How big of an issue are patent trolls to the average startup?

post by ChristianKl · 2020-07-16T11:31:05.934Z · score: 12 (3 votes) · LW · GW · No comments

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There are many individual stories about patent trolls being problematic, but I have a hard time estimating how big of an effect their activity happens to be overall. Can someone point me to guide analysis of the problem overall that estimates their impact?

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answer by Dagon · 2020-07-16T14:16:59.671Z · score: 5 (3 votes) · LW(p) · GW(p)

The average startup is a restaurant or small service business. Patent trolls don't bother them.

Tech-unicorn-wannabe startups generally don't get bothered until they're well-funded, and that funding usually comes with advice and connections to legal teams, which mitigates the problem most of the time.

For companies in businesses that are patent-heavy, it's more of an expense and nudge toward conformity (in corporate, legal, and finance setup) than a showstopper.

answer by df fd · 2020-07-16T12:36:07.727Z · score: 3 (2 votes) · LW(p) · GW(p)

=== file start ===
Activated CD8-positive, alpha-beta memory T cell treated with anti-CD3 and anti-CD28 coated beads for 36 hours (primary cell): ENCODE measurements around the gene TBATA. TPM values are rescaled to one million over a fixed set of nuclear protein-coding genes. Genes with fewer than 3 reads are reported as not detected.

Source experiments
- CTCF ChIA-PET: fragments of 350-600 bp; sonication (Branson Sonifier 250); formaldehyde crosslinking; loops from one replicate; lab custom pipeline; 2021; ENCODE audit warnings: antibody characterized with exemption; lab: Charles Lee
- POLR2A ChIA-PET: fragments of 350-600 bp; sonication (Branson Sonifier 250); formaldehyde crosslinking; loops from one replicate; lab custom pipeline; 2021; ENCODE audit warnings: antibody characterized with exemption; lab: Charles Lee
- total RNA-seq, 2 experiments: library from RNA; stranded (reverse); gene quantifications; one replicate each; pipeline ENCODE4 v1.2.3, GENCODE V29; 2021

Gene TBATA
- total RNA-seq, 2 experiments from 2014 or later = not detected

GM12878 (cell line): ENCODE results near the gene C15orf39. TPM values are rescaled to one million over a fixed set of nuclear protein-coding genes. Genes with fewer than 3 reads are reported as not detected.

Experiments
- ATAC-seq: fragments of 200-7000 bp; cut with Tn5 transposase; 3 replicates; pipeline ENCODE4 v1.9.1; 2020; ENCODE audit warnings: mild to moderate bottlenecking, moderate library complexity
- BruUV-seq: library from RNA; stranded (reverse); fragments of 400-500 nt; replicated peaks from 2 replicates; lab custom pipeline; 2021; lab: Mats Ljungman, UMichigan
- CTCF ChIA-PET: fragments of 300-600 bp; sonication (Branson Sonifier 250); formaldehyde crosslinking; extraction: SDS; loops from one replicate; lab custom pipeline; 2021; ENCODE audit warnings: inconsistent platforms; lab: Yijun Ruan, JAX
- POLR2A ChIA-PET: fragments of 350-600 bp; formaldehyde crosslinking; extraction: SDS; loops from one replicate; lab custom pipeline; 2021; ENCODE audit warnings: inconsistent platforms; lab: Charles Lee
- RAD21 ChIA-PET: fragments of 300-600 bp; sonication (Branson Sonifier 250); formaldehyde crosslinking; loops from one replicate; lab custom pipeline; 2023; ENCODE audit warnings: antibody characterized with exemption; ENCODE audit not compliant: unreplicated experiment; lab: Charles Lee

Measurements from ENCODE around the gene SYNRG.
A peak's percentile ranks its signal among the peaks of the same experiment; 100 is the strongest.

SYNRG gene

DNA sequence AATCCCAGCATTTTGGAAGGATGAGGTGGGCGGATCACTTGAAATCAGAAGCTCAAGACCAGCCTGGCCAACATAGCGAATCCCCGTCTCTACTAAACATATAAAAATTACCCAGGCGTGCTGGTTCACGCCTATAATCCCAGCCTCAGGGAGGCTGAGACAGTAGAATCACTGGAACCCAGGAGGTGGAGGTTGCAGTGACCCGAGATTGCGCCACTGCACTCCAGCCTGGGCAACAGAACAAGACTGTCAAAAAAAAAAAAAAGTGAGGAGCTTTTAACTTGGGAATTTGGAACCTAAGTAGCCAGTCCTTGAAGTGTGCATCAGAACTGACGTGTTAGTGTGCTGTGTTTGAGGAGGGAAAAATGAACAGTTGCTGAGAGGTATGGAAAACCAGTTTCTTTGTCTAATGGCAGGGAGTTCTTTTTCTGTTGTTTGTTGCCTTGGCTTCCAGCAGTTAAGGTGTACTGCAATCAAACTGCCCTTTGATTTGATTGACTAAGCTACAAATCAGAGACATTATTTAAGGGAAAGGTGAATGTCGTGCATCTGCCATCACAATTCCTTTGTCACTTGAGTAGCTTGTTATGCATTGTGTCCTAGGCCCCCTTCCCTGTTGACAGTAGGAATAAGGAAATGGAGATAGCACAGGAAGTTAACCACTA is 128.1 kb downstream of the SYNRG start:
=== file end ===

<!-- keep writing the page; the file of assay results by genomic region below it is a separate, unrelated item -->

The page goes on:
Paul graham did one 2006

http://www.paulgraham.com/softwarepatents.html

comment by ChristianKl · 2020-07-16T13:48:20.293Z · score: 5 (3 votes) · LW(p) · GW(p)

In the article Graham says:

Patent trolls seem to have caught big companies by surprise. In the last couple years they've extracted hundreds of millions of dollars from them. Patent trolls are hard to fight precisely because they create nothing. Big companies are safe from being sued by other big companies because they can threaten a counter-suit. But because patent trolls don't make anything, there's nothing they can be sued for. I predict this loophole will get closed fairly quickly, at least by legal standards. It's clearly an abuse of the system, and the victims are powerful.

I'm not aware of anything effective having been done that prevented the patent troll loophole. What actually happened with it in the last 14 years if the problem grew over that timeframe?

comment by Dagon · 2020-07-16T15:43:19.334Z · score: 9 (5 votes) · LW(p) · GW(p)

(not an expert, but thanks for the prompt to actually google a bit.) Turns out there have been a number of changes in the recent decade. Primarily https://www.eff.org/alice and a few other recent US Supreme Court cases that made it easier to defend against bogus patents, and reduced barriers to recoup legal expenses if the claim fails. From what I can tell, trolling isn't gone, but it's less egregious than it was in 2006.

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